Bringing down the WikiLeaks website or getting rid of its founders or activists won't prevent further leakages of diplomatic cables as the material has been spread around to over 100,000 people in encrypted form, WikiLeaks founder Julian Assange said in a live chat on the website of UK newspaper, The Guardian. His startling revelation was made in response to a question from this correspondent about the alternative plans of action he had in case he or his website were incapacitated in any way.
"The Cable Gate archive has been spread, along with significant material from the U.S. and other countries, to over 100,000 people in encrypted form," Assange said. "If something happens to us, the key parts will be released automatically."
Due to answer questions from 1.00 pm GMT, the website opened the Q&A forum at 11.00am but was soon flooded with responses and queries. It stopped taking further admissions slightly beyond 1.00 pm. In all, it received 909 such queries for Julian Assange.
Assange selected about twenty odd questions for his responses, including that of your correspondent which became his closing statement for the Q&A session.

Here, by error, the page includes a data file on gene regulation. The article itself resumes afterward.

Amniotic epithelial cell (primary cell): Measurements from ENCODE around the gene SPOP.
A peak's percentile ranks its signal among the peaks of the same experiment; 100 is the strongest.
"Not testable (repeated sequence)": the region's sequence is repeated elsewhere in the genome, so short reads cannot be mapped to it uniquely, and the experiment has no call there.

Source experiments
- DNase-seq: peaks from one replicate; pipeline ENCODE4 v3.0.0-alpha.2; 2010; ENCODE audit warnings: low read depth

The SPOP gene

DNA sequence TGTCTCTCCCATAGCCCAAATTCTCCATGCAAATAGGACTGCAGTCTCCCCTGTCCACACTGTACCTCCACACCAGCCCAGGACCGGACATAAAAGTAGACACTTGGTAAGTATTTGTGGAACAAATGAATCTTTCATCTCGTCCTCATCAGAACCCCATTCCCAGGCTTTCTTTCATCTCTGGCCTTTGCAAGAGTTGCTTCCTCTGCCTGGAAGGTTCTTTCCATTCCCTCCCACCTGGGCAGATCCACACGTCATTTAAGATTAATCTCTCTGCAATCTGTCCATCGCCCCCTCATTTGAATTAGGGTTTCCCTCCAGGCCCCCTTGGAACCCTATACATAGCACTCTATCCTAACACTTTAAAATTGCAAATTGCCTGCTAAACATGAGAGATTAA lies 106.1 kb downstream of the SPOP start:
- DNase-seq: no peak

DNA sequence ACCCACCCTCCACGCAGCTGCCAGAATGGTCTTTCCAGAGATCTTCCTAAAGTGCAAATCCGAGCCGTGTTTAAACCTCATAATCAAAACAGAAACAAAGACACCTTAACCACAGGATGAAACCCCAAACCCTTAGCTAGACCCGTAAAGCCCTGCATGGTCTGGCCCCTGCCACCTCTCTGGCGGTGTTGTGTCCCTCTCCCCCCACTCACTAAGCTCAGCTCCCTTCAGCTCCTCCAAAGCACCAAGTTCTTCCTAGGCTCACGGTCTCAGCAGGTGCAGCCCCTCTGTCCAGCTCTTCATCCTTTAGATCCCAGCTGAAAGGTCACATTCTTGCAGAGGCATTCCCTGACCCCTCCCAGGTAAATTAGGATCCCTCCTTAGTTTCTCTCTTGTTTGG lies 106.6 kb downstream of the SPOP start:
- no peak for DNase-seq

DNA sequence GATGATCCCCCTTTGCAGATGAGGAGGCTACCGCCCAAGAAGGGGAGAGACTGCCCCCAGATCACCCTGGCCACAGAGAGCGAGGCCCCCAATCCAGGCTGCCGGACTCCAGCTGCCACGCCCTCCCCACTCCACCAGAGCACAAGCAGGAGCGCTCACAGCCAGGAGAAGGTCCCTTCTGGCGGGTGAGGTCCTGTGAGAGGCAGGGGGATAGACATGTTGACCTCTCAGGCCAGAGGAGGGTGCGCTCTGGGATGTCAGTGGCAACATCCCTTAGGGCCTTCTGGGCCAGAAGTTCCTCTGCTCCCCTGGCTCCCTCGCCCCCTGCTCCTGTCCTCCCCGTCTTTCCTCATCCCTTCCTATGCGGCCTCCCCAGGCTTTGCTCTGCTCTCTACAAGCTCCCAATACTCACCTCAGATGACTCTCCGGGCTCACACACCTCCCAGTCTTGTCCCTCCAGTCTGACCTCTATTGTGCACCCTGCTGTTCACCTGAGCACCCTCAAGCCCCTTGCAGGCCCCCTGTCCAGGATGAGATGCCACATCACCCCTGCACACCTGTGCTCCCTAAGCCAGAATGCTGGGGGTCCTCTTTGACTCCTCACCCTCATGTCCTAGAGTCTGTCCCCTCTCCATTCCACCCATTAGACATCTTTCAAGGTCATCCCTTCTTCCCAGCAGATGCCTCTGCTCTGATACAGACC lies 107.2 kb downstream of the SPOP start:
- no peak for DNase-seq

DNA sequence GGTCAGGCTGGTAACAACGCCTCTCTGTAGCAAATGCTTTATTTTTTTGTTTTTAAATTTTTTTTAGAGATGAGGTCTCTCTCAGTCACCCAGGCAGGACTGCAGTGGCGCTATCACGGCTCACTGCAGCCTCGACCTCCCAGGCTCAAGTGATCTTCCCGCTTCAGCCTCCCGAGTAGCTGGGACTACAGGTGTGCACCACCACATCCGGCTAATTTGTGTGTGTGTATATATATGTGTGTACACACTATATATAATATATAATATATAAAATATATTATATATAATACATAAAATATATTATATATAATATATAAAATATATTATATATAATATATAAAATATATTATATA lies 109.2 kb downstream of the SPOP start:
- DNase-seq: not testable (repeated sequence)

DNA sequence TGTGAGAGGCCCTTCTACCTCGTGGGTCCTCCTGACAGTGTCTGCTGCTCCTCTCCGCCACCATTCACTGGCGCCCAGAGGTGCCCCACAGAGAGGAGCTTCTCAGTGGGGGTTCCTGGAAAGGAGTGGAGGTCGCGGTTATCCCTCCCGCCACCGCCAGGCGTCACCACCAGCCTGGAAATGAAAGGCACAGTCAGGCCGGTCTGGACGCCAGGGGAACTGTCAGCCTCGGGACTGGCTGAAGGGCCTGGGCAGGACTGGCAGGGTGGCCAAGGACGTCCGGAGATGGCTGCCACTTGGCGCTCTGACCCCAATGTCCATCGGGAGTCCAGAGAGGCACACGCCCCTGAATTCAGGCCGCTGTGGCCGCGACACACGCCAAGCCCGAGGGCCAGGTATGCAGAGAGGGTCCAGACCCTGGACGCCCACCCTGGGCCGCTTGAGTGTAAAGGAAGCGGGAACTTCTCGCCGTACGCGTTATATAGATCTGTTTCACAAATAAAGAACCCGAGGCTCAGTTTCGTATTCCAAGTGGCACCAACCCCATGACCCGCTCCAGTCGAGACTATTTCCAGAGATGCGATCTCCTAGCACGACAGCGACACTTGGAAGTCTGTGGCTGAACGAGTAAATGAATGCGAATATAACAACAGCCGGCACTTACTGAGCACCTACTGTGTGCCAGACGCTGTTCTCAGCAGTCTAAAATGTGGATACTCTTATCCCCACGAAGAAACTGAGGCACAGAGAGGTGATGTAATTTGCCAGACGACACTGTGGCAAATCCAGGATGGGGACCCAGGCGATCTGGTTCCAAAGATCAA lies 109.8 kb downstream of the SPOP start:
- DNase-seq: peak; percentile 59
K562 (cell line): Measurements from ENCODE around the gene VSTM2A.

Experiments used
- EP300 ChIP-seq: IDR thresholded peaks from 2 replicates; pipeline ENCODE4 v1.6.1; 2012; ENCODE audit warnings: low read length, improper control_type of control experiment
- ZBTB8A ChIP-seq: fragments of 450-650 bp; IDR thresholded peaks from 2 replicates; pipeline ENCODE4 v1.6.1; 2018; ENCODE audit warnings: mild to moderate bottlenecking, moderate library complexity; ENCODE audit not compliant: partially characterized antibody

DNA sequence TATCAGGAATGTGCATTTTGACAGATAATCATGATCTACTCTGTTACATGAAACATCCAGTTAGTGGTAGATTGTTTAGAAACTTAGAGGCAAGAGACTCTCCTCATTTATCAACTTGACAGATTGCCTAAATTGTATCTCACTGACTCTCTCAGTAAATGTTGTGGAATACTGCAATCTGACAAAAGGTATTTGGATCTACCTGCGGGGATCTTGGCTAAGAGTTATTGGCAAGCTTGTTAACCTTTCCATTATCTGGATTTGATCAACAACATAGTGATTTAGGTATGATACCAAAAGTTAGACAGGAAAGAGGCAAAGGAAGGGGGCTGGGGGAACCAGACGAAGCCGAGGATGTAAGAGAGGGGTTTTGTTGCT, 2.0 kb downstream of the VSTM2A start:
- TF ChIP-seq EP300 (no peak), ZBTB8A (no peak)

Your domain-b correspondent had four pointed queries for Assange. How long could he sustain a game where the odds were so heavily stacked against him? If he were to be ''taken out'', either ''technically'' or ''physically'', what alternatives plans did he have for his cache of material? Was there a ''second line of activists'' in place? And, finally, had he ''dispersed'' his material – so that seizure of persons, or a cache, wouldn't bring the game to a stop forever?
Assange responded by saying, ''The Cable Gate archive has been spread, along with significant material from the US and other countries to over 100,000 people in encrypted form. If something happens to us, the key parts will be released automatically.''